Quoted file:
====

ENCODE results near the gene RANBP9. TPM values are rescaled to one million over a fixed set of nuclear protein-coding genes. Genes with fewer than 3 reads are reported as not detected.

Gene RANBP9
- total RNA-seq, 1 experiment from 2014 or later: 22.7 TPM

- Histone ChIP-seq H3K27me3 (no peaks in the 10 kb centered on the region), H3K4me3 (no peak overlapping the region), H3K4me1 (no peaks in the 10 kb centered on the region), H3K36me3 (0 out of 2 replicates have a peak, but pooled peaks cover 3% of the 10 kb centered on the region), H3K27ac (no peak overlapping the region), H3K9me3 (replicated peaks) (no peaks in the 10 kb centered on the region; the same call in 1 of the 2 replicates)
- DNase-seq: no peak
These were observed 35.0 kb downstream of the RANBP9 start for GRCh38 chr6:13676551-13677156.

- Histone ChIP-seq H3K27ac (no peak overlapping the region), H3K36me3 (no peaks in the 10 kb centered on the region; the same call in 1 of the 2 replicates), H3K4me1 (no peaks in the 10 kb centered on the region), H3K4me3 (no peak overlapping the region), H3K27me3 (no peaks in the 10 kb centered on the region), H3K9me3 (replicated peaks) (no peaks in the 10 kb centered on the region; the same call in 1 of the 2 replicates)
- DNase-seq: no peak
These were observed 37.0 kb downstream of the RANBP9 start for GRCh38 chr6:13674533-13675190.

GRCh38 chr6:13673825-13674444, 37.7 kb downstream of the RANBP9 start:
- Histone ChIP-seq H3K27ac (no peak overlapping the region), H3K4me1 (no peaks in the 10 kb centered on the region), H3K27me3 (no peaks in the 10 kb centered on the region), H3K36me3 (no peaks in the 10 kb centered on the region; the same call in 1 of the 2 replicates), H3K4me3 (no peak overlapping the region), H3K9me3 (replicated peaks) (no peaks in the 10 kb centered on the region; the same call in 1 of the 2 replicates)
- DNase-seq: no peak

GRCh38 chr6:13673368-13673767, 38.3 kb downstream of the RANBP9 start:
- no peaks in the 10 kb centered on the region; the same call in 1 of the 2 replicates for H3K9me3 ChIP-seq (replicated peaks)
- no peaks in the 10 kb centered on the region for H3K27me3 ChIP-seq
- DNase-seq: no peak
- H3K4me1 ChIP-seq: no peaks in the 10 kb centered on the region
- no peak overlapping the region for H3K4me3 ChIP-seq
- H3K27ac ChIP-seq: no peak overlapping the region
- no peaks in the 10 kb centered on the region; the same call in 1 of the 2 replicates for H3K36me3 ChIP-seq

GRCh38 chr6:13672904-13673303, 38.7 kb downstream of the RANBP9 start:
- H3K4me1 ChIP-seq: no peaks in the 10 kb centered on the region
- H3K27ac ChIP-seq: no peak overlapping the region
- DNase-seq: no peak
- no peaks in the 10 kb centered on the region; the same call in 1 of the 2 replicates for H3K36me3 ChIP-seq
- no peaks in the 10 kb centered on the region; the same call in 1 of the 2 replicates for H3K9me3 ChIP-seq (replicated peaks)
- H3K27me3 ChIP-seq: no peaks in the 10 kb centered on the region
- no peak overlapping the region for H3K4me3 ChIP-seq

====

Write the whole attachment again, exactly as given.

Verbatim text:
ENCODE results near the gene RANBP9. TPM values are rescaled to one million over a fixed set of nuclear protein-coding genes. Genes with fewer than 3 reads are reported as not detected.

Gene RANBP9
- total RNA-seq, 1 experiment from 2014 or later: 22.7 TPM

- Histone ChIP-seq H3K27me3 (no peaks in the 10 kb centered on the region), H3K4me3 (no peak overlapping the region), H3K4me1 (no peaks in the 10 kb centered on the region), H3K36me3 (0 out of 2 replicates have a peak, but pooled peaks cover 3% of the 10 kb centered on the region), H3K27ac (no peak overlapping the region), H3K9me3 (replicated peaks) (no peaks in the 10 kb centered on the region; the same call in 1 of the 2 replicates)
- DNase-seq: no peak
These were observed 35.0 kb downstream of the RANBP9 start for GRCh38 chr6:13676551-13677156.

- Histone ChIP-seq H3K27ac (no peak overlapping the region), H3K36me3 (no peaks in the 10 kb centered on the region; the same call in 1 of the 2 replicates), H3K4me1 (no peaks in the 10 kb centered on the region), H3K4me3 (no peak overlapping the region), H3K27me3 (no peaks in the 10 kb centered on the region), H3K9me3 (replicated peaks) (no peaks in the 10 kb centered on the region; the same call in 1 of the 2 replicates)
- DNase-seq: no peak
These were observed 37.0 kb downstream of the RANBP9 start for GRCh38 chr6:13674533-13675190.

GRCh38 chr6:13673825-13674444, 37.7 kb downstream of the RANBP9 start:
- Histone ChIP-seq H3K27ac (no peak overlapping the region), H3K4me1 (no peaks in the 10 kb centered on the region), H3K27me3 (no peaks in the 10 kb centered on the region), H3K36me3 (no peaks in the 10 kb centered on the region; the same call in 1 of the 2 replicates), H3K4me3 (no peak overlapping the region), H3K9me3 (replicated peaks) (no peaks in the 10 kb centered on the region; the same call in 1 of the 2 replicates)
- DNase-seq: no peak

GRCh38 chr6:13673368-13673767, 38.3 kb downstream of the RANBP9 start:
- no peaks in the 10 kb centered on the region; the same call in 1 of the 2 replicates for H3K9me3 ChIP-seq (replicated peaks)
- no peaks in the 10 kb centered on the region for H3K27me3 ChIP-seq
- DNase-seq: no peak
- H3K4me1 ChIP-seq: no peaks in the 10 kb centered on the region
- no peak overlapping the region for H3K4me3 ChIP-seq
- H3K27ac ChIP-seq: no peak overlapping the region
- no peaks in the 10 kb centered on the region; the same call in 1 of the 2 replicates for H3K36me3 ChIP-seq

GRCh38 chr6:13672904-13673303, 38.7 kb downstream of the RANBP9 start:
- H3K4me1 ChIP-seq: no peaks in the 10 kb centered on the region
- H3K27ac ChIP-seq: no peak overlapping the region
- DNase-seq: no peak
- no peaks in the 10 kb centered on the region; the same call in 1 of the 2 replicates for H3K36me3 ChIP-seq
- no peaks in the 10 kb centered on the region; the same call in 1 of the 2 replicates for H3K9me3 ChIP-seq (replicated peaks)
- H3K27me3 ChIP-seq: no peaks in the 10 kb centered on the region
- no peak overlapping the region for H3K4me3 ChIP-seq